The Real Costs of a Cheap Violin
Right now on eBay and some other online retailers, you can find “great” deals on violin and viola outfits for under $100, and cello outfits for under $200! What do these instruments really cost, though, if you want to make them playable?
Upon arrival the instrument comes with everything you need to get started–but hold on a minute! I cannot tell you how many people come into our shop because they have attempted to tune the instrument and cannot get it to work, even if they do manage to get the bridge up. So let’s discuss point by point what your new low priced outfit needs to actually get rolling.
The Bow: This is often seen as an accessory to the violin, but I’ll talk about this first because the bow is so much more. Without the bow a violin, viola, or cello is just an oddly shaped/tuned ukulele. Not to belittle the potential of a plucked instrument, but what really makes a violin a violin is the bowing. 99% of the time, the bows that come with these outfits are nearly unusable. Floppy, warped, weak wood painted orange to look like the Brazilwood they claim it to be is almost always the condition of the bow right out of the box. It is haired with the worst quality horse hair and haired improperly to boot. I always suggest the bow be replaced. Decent, usable student bows start at $40 (2/3 of the price of the whole outfit). I usually commend a $100 carbon fiber bow.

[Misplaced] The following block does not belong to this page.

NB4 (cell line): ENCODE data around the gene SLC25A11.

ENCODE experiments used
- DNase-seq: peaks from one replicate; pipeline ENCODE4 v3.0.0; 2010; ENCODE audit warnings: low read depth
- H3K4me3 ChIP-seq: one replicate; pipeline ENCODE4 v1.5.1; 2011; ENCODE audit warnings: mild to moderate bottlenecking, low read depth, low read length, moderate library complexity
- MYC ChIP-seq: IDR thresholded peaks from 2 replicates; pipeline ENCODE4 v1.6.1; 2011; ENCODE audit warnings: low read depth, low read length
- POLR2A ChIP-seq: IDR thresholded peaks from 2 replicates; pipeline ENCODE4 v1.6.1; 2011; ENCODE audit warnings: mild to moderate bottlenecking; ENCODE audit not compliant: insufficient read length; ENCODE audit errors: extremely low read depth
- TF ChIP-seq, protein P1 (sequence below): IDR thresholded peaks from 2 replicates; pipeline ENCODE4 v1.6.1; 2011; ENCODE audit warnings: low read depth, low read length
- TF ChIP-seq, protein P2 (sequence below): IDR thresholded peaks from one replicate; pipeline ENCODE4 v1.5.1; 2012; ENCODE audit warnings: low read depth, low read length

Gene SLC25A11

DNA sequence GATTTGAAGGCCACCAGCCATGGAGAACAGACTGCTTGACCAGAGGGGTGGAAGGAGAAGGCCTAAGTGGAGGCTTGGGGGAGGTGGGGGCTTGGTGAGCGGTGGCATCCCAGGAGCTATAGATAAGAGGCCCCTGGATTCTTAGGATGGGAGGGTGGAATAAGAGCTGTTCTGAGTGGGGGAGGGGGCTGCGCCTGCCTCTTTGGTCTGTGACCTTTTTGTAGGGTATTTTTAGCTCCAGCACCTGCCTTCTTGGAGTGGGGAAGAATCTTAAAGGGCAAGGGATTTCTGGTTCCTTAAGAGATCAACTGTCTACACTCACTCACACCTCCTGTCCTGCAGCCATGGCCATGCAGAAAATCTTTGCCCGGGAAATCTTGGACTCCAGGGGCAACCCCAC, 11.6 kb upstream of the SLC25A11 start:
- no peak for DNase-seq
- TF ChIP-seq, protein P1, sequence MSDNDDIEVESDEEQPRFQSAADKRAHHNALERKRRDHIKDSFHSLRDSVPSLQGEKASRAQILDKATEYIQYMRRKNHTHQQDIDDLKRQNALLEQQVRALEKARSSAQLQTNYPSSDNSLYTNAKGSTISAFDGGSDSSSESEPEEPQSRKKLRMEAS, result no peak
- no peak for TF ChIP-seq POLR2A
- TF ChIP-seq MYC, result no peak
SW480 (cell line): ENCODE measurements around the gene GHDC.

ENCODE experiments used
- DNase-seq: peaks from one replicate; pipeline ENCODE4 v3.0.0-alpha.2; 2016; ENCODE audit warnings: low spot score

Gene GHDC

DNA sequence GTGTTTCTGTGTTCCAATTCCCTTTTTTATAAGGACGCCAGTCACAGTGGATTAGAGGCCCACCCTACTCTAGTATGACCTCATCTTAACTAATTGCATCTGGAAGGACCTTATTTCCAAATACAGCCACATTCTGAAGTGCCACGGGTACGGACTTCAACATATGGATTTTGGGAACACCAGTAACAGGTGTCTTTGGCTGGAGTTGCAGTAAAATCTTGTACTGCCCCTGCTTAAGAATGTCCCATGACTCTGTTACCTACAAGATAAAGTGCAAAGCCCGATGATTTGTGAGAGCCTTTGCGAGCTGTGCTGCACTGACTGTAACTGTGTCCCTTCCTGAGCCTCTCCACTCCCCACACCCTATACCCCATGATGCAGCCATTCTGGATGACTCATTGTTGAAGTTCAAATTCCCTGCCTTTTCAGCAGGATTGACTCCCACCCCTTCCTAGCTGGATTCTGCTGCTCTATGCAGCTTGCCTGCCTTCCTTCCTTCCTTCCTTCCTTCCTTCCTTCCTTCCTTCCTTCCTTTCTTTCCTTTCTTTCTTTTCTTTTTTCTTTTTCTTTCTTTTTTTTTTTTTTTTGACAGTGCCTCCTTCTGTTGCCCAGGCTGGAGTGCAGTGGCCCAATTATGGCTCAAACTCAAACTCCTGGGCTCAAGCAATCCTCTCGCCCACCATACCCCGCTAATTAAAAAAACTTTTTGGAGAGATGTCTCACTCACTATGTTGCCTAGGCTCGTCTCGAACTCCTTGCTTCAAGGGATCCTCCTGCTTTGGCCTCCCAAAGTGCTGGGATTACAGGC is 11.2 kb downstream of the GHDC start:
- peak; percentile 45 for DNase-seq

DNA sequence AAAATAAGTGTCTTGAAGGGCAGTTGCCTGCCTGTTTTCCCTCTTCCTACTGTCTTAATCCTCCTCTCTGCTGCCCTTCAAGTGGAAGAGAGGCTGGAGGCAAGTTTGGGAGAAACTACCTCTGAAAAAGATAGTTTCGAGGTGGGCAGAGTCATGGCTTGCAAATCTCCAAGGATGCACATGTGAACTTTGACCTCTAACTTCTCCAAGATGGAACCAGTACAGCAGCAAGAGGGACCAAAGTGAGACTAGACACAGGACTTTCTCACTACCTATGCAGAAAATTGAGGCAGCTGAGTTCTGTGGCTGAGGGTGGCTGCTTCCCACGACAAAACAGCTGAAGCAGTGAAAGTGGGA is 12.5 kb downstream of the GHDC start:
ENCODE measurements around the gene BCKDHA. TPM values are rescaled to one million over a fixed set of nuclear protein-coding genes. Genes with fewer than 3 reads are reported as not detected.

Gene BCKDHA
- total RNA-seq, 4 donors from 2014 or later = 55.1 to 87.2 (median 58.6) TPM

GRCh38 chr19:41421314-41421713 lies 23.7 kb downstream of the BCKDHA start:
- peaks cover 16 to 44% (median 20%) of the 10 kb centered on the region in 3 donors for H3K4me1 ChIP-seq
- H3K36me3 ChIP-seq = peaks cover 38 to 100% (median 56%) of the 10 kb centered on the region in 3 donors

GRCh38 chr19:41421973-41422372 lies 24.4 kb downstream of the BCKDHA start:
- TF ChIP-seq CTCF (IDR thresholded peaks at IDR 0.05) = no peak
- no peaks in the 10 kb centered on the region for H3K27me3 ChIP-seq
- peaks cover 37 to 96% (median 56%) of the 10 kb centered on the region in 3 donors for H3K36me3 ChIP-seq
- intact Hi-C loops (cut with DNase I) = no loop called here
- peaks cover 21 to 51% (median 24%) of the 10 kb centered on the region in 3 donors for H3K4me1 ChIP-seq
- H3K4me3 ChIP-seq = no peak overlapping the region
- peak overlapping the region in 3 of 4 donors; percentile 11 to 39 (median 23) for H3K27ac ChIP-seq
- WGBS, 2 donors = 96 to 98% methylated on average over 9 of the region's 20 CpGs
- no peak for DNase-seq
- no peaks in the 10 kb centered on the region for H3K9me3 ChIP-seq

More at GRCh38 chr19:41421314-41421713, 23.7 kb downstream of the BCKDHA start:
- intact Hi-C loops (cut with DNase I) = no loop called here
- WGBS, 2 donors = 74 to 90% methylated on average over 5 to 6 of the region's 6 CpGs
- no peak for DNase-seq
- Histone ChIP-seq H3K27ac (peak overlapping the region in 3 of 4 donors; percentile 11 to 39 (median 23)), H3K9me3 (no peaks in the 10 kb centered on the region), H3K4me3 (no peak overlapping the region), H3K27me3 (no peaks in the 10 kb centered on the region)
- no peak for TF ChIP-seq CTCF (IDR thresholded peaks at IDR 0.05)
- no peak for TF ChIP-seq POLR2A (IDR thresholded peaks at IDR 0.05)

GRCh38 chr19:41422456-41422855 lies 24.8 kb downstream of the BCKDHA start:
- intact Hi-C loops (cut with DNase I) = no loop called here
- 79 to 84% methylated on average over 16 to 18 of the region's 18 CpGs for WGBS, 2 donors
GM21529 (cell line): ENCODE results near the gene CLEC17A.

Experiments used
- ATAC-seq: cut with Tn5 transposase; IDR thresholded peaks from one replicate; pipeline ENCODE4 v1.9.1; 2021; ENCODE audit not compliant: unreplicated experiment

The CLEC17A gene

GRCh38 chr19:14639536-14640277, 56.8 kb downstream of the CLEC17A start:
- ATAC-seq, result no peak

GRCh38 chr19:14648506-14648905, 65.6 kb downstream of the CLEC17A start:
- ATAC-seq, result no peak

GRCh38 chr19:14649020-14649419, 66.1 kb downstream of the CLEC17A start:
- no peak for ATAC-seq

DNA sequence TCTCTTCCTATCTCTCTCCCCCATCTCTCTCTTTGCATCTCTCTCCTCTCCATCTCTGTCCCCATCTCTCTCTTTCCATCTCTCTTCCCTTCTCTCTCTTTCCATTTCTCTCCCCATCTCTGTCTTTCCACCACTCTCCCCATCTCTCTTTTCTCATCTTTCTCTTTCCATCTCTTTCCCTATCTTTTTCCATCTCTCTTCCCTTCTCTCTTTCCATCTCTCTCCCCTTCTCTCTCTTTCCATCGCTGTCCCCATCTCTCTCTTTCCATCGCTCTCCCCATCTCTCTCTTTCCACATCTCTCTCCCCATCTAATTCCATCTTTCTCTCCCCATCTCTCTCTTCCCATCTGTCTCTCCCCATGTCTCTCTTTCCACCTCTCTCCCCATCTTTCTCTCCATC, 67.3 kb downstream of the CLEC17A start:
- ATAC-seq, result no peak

The Case: The cases that come with these outfits are Styrofoam with cloth glued on it, with no hardware other than cheap zippers, and are very poorly constructed. These cases only rarely last even a year unless they are not used at all. Decent quality student level cases that will withstand a couple years of regular use start at $95–more than the entire “bargain” outfit!
The Violin: Where to begin? The instruments themselves are usually plywood with the inlay around the edges painted on (which of course means it is not inlay). Sometimes they are solid carved wood, but of the lowest quality–you’re actually better off with the plywood at these prices.